Lutheran Pastor: ‘Get the Federal Government Out of Our Consciences’

February 16, 2012 - 7:05 PM

Matthew C. Harrison, Lutheran Church

Dr. Matthew C. Harrison, president of the Lutheran Church, Missouri Synod, spoke at a House hearing on Feb. 16, 2012 about government's infringement on Americans' religious freedom. (CNSNews.com/Penny Starr)

(CNSNews.com) – The Obama administration’s health insurance mandate compelling employers to provide and pay for services they and their employees find morally unacceptable is a threat to Americans’ religious liberty, faith leaders told lawmakers Thursday.

Dr. Matthew C. Harrison, president of the Lutheran Church, Missouri Synod, told a hearing of the House Oversight and Government Reform Committee that while his church has been “grandfathered out” of the Health and Human Services (HHS) provision, “We are deeply concerned that our consciences may soon be martyred by a few strokes on the keyboard as this administration moves us all into a single-payer system.”

“Conscience is a sacred thing,” Harrison said, telling committee chairman Rep. Darrell Issa that the HHS regulation is intrusive.

“Please get the federal government, Mr. Chairman, out of our consciences,” he said.

Harrison was joined by four others on the panel – Rabbi Meir Soloveichik of Yeshiva University, Prof. C. Ben Mitchell of Union University, Dr. Craig Mitchell of Southwestern Baptist Theological Seminary and the Bishop of Bridgeport, William E. Lori, representing the United States Conference of Bishops.

Issa opened the hearing by saying that the issue was about “religious freedom” and “whether or not protection will be afforded to religious institutions who follow their conscience in refusing to pay for products they find morally objectionable.”

Rabbi Meir Soloveichik

Rabbi Meir Soloveichik spoke at a House hearing about government's intrusion into religious liberty on Feb. 16, 2012. (CNSNews.com)

The bishop used an example of a kosher deli being forced to pay for, prepare and serve ham sandwiches, while the rabbi condemned the administration for reaching its own conclusion about what it means to be religious.

“In refusing to extend religious liberty beyond the parameters of what the administration chooses to deem religious conduct, the administration denies people of faith the ability to define their religious activity,” Soloveichik said.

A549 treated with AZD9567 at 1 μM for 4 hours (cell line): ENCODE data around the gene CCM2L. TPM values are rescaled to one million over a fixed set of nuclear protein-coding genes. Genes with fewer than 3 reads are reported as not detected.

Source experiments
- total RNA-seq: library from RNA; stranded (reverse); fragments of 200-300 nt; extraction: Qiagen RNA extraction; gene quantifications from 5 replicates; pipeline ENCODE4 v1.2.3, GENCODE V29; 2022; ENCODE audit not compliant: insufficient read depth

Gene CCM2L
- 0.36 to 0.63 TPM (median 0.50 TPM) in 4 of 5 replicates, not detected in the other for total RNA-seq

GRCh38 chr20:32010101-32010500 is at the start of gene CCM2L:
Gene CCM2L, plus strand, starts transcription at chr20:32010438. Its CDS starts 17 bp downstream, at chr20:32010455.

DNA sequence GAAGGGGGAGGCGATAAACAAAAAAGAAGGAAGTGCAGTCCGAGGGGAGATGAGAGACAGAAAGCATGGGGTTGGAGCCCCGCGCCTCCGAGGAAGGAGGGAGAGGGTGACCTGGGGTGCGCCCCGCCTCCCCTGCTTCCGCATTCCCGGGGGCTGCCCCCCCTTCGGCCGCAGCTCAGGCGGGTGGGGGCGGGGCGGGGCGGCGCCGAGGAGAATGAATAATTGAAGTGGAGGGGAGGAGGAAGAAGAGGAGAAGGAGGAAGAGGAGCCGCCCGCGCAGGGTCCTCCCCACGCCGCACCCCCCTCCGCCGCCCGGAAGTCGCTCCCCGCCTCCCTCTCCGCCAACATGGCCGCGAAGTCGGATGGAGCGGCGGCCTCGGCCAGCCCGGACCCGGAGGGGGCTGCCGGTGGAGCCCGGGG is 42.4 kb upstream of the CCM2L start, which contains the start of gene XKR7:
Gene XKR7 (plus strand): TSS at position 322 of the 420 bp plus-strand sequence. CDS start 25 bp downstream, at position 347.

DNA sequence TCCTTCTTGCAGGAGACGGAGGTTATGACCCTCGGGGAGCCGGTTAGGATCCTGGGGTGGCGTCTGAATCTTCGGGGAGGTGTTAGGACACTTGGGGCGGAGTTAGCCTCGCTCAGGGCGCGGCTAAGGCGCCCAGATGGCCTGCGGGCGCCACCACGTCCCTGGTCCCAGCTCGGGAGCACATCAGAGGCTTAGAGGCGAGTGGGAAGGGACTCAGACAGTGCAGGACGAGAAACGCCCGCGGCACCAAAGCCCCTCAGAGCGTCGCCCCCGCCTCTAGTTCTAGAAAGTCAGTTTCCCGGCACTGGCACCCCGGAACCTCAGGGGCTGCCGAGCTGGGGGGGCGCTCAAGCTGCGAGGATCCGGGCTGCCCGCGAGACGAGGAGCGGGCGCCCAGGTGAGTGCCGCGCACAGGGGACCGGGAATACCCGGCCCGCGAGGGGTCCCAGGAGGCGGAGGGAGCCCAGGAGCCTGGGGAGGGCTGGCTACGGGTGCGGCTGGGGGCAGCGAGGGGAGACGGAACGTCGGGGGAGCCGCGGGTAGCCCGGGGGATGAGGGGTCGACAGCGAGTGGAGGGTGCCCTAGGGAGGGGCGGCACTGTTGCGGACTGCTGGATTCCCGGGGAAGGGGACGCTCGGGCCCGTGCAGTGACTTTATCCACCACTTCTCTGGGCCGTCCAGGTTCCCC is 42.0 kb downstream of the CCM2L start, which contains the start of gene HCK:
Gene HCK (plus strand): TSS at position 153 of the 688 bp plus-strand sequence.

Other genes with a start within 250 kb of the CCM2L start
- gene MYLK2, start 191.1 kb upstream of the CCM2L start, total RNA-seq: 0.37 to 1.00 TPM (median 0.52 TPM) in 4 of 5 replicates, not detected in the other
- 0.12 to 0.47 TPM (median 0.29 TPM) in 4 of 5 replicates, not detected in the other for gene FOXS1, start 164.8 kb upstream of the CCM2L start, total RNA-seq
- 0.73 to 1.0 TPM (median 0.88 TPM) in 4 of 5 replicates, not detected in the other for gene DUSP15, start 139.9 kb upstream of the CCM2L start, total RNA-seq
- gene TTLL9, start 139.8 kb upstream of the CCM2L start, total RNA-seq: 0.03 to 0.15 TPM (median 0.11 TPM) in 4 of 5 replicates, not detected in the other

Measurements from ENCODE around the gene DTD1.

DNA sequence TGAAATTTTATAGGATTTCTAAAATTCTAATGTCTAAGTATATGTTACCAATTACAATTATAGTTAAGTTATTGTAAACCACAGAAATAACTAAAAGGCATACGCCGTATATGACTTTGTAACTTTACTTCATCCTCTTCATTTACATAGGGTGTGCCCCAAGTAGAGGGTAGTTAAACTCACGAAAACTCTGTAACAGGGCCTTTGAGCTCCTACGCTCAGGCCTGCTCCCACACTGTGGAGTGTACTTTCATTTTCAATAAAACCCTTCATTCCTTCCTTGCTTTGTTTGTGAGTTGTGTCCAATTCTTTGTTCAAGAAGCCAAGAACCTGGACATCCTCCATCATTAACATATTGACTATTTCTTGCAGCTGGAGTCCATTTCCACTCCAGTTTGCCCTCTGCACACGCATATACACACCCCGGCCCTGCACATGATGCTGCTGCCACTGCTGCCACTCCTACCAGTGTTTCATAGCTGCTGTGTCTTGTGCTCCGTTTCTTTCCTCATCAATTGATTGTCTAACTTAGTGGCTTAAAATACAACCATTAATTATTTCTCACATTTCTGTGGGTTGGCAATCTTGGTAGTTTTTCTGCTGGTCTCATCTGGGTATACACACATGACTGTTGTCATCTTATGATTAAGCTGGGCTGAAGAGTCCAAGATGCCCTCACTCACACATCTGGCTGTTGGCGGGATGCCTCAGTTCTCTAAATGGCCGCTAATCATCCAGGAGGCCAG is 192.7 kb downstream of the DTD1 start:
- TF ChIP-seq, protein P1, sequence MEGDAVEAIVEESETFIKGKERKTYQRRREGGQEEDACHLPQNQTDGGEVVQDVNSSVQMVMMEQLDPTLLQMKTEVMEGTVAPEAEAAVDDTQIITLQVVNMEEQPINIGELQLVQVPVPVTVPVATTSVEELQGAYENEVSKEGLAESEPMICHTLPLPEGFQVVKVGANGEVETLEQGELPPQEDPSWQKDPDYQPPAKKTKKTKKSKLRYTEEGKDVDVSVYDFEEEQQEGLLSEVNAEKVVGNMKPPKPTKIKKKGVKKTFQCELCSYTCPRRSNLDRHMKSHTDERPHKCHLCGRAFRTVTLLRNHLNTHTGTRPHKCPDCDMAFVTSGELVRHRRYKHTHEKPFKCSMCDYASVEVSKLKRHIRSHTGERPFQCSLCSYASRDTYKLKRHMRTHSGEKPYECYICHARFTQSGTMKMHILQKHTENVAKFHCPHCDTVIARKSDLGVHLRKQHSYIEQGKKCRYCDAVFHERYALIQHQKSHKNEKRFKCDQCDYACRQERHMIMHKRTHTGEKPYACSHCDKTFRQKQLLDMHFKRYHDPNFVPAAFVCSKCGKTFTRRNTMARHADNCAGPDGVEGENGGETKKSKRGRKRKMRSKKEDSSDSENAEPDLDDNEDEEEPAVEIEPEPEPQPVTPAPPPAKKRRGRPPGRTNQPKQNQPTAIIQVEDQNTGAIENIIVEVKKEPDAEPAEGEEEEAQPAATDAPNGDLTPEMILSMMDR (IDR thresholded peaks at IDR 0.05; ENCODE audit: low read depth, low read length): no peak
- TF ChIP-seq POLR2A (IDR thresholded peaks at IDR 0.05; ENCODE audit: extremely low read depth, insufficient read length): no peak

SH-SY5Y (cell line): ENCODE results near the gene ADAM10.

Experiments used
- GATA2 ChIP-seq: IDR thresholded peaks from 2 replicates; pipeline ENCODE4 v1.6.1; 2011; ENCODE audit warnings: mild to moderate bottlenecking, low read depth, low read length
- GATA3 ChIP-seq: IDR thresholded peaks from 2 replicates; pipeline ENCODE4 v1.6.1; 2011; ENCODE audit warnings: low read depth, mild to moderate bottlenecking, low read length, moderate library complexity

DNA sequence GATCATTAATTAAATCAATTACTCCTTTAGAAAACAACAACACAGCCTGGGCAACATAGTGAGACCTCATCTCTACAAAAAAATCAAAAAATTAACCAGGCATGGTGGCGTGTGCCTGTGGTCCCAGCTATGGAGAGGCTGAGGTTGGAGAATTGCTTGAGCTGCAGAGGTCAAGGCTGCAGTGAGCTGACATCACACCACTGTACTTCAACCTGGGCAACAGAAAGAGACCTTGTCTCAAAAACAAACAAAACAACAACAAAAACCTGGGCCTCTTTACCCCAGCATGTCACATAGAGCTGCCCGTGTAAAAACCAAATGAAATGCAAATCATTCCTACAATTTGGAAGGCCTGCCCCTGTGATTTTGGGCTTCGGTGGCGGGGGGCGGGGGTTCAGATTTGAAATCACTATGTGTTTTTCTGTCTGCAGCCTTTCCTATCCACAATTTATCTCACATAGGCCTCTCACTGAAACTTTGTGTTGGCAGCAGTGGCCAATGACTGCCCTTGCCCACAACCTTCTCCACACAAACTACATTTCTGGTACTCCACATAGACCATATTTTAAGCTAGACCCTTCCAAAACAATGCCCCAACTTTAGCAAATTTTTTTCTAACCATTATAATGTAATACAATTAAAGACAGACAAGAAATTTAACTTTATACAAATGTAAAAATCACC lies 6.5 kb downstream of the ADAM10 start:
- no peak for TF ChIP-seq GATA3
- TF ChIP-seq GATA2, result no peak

“Therefore, not only does the new regulation threaten religious liberty in the narrow sense in requiring Catholic communities to violate their religious tenets, but also the administration impedes religious liberty by unilaterally redefining what it means to be religious.”

Prof. Mitchell cited the Baptist founder of the state of Rhode Island, Roger Williams, who said the violation of a person’s religious conscience was like the “rape of the soul.”

“Williams understood that forcing a person through the power of the state to violate his or her own conscience is a monstrous harm,” he told the panel.

Harrison said that although the Lutheran Church is only opposed to birth control methods that end a pregnancy, “We stand with our friends in the Catholic Church and all others – Christian or non-Christian – under the free exercise and conscience provisions of the U.S. Constitution.”

Rep. Carolyn Maloney

Rep. Carolyn Maloney (D-N.Y.) objected to the all-male panel at a House hearing on Feb. 16, 2012. (CNSNews.com/Penny Starr)

Democrats on the committee characterized the issue as one dealing with denying women the right to have access to contraceptives and other reproductive services.

Rep. Carolyn Maloney (D-N.Y.) joined others in criticizing the fact that the panel comprised only men.

“What I want to know is, where are the women?” Maloney said. “I look at this panel, and I don’t see one single individual representing the tens of millions of women across the country who want and need insurance coverage for basic preventive health care services, including family planning,” she said. “Where are the women?”

All of the panelists said they would rather face jail than violate their religious beliefs. Harrison referred to his ancestors, who he said had fought in wars to protect and preserve freedoms, including religious freedom.

“We fought for a free conscience and we won’t give it up without a fight,” he said.